The notion of “energy security” is at the same time a powerful cognitive tool for Realist researchers to argue for guarding against potential Chinese military actions to solidify its claims to ownership of whatever energy resources there may be in the South China Sea. Such reasoning departs from knowledge about the growth of the Chinese economy and its increasing dependence on “offshore” sources of oil and gas. That dependence, then, can be used as justification for modernizing the Chinese armed forces (and navy in particular), which in turn is meant to first safeguard and then defend Chinese claims to ownership of energy in the deep seabed of the South China Sea. Likewise, arms races by states in the region are either justified or understood through the prism of energy security.

What the Realist logic about “energy security” in the South China Sea downplay in their interpretation of history and the possible future is that the disintegration of the Soviet Union has opened up vast areas of oil deposits in the former Soviet republics for exploration. In addition, OPEC, the only organization with the potential capacity to cause major disruptions to the oil supply market (as it did in the two oil crises of the 1970s), is now so weakened and divided that it is virtually powerless. Finally, the continuation of diplomatic and economic sanctions against Iraq and Iran, the two Gulf oil exporting giants, stands as ample testimony that global oil and gas supply is not facing any imminent threat. Even for China itself, the government’ s oil and gas development strategy for the twenty years to come is to focus on its interior: transporting Central Asian oil and gas to eastern China and exporting gas reserves out of China’ s southwestern Sichuan Province. China does have an interest in exploiting oil and gas deposits in the ocean — the area immediately off the Pearl River Delta.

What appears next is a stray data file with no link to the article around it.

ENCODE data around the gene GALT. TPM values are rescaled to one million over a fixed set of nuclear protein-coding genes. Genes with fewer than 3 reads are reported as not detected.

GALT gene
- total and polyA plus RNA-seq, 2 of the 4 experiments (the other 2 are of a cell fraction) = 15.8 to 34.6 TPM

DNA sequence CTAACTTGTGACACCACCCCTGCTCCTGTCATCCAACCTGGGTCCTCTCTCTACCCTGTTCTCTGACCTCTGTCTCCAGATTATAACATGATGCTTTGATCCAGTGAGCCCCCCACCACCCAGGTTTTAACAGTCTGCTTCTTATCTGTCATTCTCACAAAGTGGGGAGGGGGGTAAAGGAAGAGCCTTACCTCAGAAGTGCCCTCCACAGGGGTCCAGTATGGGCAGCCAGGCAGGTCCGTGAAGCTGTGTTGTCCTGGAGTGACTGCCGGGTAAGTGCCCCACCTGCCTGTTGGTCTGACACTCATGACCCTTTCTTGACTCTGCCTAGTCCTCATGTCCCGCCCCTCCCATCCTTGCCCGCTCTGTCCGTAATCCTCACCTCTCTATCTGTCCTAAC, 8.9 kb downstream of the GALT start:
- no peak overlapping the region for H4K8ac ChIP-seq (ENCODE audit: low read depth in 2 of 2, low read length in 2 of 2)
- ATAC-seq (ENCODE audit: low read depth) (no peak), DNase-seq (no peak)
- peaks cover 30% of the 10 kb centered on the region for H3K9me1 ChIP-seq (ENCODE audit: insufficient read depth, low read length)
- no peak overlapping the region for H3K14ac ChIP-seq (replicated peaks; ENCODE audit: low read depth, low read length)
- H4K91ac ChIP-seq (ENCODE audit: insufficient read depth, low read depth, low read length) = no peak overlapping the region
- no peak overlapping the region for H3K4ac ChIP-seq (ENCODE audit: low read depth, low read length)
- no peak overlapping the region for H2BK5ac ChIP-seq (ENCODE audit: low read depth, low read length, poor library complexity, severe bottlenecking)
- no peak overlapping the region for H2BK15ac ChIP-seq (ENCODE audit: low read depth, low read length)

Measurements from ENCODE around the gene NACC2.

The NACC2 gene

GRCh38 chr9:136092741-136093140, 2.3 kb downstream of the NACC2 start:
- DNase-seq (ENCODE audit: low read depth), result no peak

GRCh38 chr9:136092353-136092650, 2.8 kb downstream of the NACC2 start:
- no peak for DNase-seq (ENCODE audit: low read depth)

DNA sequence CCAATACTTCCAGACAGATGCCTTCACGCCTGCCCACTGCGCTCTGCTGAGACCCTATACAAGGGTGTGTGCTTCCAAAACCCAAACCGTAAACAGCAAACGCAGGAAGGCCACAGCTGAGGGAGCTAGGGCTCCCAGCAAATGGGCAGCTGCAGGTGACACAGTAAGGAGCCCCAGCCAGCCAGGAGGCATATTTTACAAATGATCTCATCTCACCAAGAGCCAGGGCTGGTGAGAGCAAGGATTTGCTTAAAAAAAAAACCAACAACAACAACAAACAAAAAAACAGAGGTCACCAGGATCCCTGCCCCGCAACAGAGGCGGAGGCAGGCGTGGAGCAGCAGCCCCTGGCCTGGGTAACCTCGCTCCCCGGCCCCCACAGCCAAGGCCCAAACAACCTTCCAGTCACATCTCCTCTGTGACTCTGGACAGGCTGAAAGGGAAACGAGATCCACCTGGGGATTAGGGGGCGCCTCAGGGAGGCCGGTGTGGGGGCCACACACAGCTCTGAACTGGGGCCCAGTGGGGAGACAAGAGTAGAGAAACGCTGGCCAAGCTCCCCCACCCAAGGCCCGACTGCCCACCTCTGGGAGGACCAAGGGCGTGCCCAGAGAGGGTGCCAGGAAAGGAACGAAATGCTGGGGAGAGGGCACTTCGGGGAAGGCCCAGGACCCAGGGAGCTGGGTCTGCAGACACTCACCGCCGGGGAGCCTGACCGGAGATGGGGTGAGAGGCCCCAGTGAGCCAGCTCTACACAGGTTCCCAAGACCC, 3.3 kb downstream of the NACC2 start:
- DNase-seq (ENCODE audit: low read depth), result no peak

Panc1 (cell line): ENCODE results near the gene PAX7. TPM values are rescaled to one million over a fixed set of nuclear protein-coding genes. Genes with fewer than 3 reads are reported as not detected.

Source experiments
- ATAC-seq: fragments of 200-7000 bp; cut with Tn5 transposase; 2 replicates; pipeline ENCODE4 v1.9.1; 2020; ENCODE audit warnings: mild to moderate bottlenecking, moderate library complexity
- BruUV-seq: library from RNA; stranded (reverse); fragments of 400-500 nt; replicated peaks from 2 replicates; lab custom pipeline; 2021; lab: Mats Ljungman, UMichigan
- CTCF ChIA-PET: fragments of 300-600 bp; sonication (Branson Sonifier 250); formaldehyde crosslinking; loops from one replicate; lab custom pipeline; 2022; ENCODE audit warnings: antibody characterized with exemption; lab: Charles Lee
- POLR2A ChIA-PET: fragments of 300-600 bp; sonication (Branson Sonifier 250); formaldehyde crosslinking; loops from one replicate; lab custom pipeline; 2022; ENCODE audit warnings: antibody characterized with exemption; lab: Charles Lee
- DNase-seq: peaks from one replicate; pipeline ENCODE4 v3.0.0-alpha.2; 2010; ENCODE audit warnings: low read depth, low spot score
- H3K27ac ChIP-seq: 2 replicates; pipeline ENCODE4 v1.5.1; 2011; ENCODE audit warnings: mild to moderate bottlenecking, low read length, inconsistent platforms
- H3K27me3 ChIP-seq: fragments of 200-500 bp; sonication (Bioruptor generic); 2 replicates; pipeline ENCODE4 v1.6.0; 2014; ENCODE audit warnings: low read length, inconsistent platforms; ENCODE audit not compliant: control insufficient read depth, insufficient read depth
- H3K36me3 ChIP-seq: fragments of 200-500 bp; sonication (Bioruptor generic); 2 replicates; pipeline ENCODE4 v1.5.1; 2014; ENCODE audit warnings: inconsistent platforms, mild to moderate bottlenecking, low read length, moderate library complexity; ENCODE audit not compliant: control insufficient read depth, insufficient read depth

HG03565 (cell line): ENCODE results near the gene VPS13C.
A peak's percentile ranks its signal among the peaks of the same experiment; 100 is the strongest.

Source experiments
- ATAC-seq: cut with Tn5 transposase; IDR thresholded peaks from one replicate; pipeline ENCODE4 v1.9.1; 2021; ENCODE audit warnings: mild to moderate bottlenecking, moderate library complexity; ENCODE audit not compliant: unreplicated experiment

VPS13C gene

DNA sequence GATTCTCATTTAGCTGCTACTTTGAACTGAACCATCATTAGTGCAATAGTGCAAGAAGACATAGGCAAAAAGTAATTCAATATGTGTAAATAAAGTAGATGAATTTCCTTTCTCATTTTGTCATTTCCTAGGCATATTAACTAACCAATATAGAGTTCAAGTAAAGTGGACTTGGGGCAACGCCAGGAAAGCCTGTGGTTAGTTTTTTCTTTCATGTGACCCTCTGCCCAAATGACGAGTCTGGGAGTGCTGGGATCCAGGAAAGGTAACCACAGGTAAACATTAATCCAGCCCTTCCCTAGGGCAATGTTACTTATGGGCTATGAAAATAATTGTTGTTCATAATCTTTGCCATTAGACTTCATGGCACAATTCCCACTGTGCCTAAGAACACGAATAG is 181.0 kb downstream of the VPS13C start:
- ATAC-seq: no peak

In short, the promotion of the South China Sea as a priority area of concerns over “energy security” seems to be based less on facts than on preparing for the future unknown, the same logic that leads to arguments for military preparedness. It serves to legitimate military strategies for maintaining/upgrading the arsenals of destruction in the region.


Ignored Threats to Security in the South China Sea

Mainstream/Realist literature on security of the South China Sea area fails to consider threats to security issues that are taking place on a daily basis in the waters whose sovereignty is contested by governments claiming to serve the interests of their peoples. Among other things, security of the fishermen, threats to small-sized operators of international shipping, in addition to pollution of the ocean waters are rarely a concern to Realist researchers.

Fishermen who live along the shores of the South China Sea are also frontier inhabitants of their respective nation-states. As such, their hometowns are often poorly developed. The ocean, then, becomes the only source of income for them. For centuries, unfettered access to the ocean ensures their economic survival. But the modern state system puts their livelihood directly at stake. Maritime boundaries negotiated by diplomats of their national governments restrict their access to traditional fishing grounds. Worse still, they frequently become victims of maritime policing conducted by governments wishing to make a political/diplomatic statement about their resolve to safeguard national sovereignty. A case in point is the sinking of Chinese fishing boats by the Philippines navy gunboats in May 1999. The sovereignty of Scarborough Shoal in the Spratly island group is but one of the many islets over which the Chinese and Philippine governments contest sovereignty over. But to fishermen from the Chinese island province of Hainan, it is but one of the many traditional fishing areas frequented by their ancestors for centuries. Then on May 23 1999, three Philippine Navy ships confronted three Chinese wooden boats and sank one of them. Worse still, the Philippine Navy’s commander accused the Chinese wooden boats of deliberately ramming against the Navy vessels, causing damage to one of the Navy vessels.